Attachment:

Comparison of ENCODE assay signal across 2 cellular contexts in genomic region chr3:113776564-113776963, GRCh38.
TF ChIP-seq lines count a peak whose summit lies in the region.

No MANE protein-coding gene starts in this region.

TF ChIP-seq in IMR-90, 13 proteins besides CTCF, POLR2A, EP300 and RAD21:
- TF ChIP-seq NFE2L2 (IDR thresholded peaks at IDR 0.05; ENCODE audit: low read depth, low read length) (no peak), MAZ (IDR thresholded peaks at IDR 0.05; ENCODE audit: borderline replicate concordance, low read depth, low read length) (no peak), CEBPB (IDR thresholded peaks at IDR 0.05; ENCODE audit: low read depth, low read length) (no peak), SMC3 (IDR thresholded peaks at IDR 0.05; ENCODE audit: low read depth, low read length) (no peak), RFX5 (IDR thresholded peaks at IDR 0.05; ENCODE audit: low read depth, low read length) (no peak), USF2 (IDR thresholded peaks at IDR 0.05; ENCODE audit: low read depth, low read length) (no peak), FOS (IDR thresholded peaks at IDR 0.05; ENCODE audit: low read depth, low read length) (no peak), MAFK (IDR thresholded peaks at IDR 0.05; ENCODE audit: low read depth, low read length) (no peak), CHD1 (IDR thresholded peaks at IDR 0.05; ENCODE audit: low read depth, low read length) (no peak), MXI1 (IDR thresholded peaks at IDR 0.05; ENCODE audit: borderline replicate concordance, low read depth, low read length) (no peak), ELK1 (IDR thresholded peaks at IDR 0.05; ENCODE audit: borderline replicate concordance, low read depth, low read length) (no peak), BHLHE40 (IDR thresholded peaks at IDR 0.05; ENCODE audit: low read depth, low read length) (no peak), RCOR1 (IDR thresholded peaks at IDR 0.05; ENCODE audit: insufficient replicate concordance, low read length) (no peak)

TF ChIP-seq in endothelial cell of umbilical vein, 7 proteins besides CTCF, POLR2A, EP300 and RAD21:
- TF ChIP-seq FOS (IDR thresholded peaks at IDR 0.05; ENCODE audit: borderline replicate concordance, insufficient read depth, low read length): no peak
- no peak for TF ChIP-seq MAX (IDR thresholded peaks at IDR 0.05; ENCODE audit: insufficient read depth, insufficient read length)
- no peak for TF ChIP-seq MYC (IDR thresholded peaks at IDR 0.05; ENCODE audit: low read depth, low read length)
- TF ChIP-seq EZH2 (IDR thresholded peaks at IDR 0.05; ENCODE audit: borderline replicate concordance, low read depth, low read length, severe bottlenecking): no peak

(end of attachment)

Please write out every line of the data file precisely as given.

Comparison of ENCODE assay signal across 2 cellular contexts in genomic region chr3:113776564-113776963, GRCh38.
TF ChIP-seq lines count a peak whose summit lies in the region.

No MANE protein-coding gene starts in this region.

TF ChIP-seq in IMR-90, 13 proteins besides CTCF, POLR2A, EP300 and RAD21:
- TF ChIP-seq NFE2L2 (IDR thresholded peaks at IDR 0.05; ENCODE audit: low read depth, low read length) (no peak), MAZ (IDR thresholded peaks at IDR 0.05; ENCODE audit: borderline replicate concordance, low read depth, low read length) (no peak), CEBPB (IDR thresholded peaks at IDR 0.05; ENCODE audit: low read depth, low read length) (no peak), SMC3 (IDR thresholded peaks at IDR 0.05; ENCODE audit: low read depth, low read length) (no peak), RFX5 (IDR thresholded peaks at IDR 0.05; ENCODE audit: low read depth, low read length) (no peak), USF2 (IDR thresholded peaks at IDR 0.05; ENCODE audit: low read depth, low read length) (no peak), FOS (IDR thresholded peaks at IDR 0.05; ENCODE audit: low read depth, low read length) (no peak), MAFK (IDR thresholded peaks at IDR 0.05; ENCODE audit: low read depth, low read length) (no peak), CHD1 (IDR thresholded peaks at IDR 0.05; ENCODE audit: low read depth, low read length) (no peak), MXI1 (IDR thresholded peaks at IDR 0.05; ENCODE audit: borderline replicate concordance, low read depth, low read length) (no peak), ELK1 (IDR thresholded peaks at IDR 0.05; ENCODE audit: borderline replicate concordance, low read depth, low read length) (no peak), BHLHE40 (IDR thresholded peaks at IDR 0.05; ENCODE audit: low read depth, low read length) (no peak), RCOR1 (IDR thresholded peaks at IDR 0.05; ENCODE audit: insufficient replicate concordance, low read length) (no peak)

TF ChIP-seq in endothelial cell of umbilical vein, 7 proteins besides CTCF, POLR2A, EP300 and RAD21:
- TF ChIP-seq FOS (IDR thresholded peaks at IDR 0.05; ENCODE audit: borderline replicate concordance, insufficient read depth, low read length): no peak
- no peak for TF ChIP-seq MAX (IDR thresholded peaks at IDR 0.05; ENCODE audit: insufficient read depth, insufficient read length)
- no peak for TF ChIP-seq MYC (IDR thresholded peaks at IDR 0.05; ENCODE audit: low read depth, low read length)
- TF ChIP-seq EZH2 (IDR thresholded peaks at IDR 0.05; ENCODE audit: borderline replicate concordance, low read depth, low read length, severe bottlenecking): no peak